|Period||January 2, 2019 (Wed) - February 3, 2019 (Sun)|
|Place||Tokyo National Museum Honkan-Room T4|
|Hours||9:30-17:00; Fridays, Saturdays, October 31, and November 1: until 21:00
(Last entry 30 minutes before closing)
|Admission||These works can be viewed by paying the admission fee for regular exhibits.|
|Organizers||Tokyo National Museum, National Center for the Promotion of Cultural Properties, Canon Inc.|
This interactive exhibition explores folding screen paintings – Hasegawa Tohaku’s Pine Trees – through high-resolution facsimiles and video imagery.
The high-resolution facsimiles and video imagery (C)Prototype.inc
Highlights of the Exhibition
Although folding screens were used in daily life as decorations and partitions since ancient times in Japan, they are rarely seen in modern society. In this gallery, high-resolution facsimiles allow visitors to experience folding screens as they were originally meant to be used – on tatami mats and without display cases. Dynamic video imagery enhances the experience, allowing visitors to expand their imaginations and enjoy these famous paintings with the five senses. We hope you enjoy this new experience of “diving” into masterpieces of Japanese painting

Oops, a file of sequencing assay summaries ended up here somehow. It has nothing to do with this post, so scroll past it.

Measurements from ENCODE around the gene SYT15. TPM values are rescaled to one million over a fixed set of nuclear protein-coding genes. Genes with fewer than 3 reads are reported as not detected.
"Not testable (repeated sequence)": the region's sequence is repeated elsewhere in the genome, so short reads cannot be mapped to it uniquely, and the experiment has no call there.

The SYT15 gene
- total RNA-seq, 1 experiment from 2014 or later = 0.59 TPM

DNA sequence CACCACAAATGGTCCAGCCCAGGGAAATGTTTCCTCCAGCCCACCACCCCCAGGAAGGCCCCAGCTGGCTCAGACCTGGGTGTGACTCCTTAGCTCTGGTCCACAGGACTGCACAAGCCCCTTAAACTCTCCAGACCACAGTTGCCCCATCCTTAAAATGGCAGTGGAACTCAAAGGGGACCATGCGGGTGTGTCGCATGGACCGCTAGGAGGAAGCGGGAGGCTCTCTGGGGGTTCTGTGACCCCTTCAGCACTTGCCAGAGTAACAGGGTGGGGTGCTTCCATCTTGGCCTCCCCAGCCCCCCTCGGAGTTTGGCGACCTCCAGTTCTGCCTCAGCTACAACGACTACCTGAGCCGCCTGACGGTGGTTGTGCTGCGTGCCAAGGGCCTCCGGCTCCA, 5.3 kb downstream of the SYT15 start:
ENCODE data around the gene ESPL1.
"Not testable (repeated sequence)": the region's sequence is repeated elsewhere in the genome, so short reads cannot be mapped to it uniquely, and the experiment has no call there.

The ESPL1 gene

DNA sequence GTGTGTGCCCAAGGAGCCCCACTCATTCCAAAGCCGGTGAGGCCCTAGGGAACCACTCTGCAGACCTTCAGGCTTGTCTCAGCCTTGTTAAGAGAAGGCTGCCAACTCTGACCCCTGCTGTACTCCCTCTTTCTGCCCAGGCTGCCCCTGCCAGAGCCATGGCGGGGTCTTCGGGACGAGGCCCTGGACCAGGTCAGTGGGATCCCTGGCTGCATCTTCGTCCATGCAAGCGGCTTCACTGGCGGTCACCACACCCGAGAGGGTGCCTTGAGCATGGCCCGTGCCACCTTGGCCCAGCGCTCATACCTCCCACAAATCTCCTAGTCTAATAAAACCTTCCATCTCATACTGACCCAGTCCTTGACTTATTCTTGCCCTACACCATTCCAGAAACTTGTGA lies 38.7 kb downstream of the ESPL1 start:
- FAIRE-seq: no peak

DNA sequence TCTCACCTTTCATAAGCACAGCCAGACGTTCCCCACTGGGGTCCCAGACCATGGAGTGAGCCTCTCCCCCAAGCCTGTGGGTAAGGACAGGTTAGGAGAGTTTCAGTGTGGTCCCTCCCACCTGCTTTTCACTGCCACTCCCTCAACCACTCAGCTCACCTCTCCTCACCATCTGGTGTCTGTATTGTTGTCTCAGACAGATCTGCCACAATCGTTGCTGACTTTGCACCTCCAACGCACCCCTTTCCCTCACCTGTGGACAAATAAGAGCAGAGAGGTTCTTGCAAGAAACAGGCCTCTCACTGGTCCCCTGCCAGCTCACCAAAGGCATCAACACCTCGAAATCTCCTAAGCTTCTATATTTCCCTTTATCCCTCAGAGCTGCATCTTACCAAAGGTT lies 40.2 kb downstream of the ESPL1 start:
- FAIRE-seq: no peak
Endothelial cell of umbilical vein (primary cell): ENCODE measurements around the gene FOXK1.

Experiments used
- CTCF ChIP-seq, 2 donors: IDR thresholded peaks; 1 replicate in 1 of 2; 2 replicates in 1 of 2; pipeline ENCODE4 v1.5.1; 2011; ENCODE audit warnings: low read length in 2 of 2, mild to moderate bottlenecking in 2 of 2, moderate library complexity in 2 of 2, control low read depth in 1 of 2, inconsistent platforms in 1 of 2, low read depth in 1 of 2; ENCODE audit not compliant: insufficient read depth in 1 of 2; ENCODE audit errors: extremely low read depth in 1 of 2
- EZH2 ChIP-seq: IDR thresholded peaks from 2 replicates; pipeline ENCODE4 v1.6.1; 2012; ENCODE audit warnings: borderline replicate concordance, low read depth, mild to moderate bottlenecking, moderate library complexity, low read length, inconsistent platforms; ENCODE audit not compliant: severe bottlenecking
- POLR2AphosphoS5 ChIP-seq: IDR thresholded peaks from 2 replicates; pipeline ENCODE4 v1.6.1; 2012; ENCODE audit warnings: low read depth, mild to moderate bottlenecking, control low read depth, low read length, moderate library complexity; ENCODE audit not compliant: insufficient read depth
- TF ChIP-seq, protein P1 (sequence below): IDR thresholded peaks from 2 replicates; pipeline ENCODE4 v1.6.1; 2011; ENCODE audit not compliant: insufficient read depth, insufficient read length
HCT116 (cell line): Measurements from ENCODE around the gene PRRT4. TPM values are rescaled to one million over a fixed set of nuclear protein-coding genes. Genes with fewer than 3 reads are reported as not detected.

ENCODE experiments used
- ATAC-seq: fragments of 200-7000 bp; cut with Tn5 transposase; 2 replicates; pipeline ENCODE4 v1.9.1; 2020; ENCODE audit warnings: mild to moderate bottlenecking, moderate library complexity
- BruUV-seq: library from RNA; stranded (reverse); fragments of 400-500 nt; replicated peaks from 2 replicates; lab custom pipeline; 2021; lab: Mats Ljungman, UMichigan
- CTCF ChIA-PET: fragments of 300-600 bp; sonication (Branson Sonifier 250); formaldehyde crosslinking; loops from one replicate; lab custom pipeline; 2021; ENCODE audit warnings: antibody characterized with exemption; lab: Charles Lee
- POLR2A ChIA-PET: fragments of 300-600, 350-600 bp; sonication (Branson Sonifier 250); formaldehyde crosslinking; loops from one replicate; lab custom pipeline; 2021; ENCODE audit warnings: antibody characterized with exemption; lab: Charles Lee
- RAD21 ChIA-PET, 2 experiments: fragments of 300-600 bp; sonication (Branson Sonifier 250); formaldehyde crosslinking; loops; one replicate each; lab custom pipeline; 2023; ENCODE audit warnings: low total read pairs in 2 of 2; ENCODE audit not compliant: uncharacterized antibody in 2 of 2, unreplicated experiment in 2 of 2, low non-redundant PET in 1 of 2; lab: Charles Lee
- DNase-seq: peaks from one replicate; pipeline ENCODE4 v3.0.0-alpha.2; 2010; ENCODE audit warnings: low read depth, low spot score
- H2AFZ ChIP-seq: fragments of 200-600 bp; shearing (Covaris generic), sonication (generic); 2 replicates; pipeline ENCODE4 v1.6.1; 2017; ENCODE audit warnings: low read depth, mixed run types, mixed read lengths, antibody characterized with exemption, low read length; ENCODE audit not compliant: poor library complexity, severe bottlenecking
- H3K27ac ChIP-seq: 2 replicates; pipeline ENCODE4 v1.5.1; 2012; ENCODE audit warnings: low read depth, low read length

By Hasegawa Tohaku (1539-1610) / Azuchi-Momoyama period, 16th century / Ink on paper / Owned by the Tokyo National Museum
Dated 2008 / Printed on Japanese paper / Owned by the Tokyo National Museum
These high-resolution facsimiles were created as part of the “Tsuzuri Cultural Heritage Inheritance Project,” conducted by Canon Inc. and the Kyoto Culture Association, a non-profit organization. This project was launched with the aim of making precious cultural assets from ancient Japan accessible to a wider audience while protecting the originals from deterioration. The exhibition is intended to present the outcomes of projects initiated by the National Center for the Promotion of Cultural Properties, which aims to promote effective utilization of cultural assets.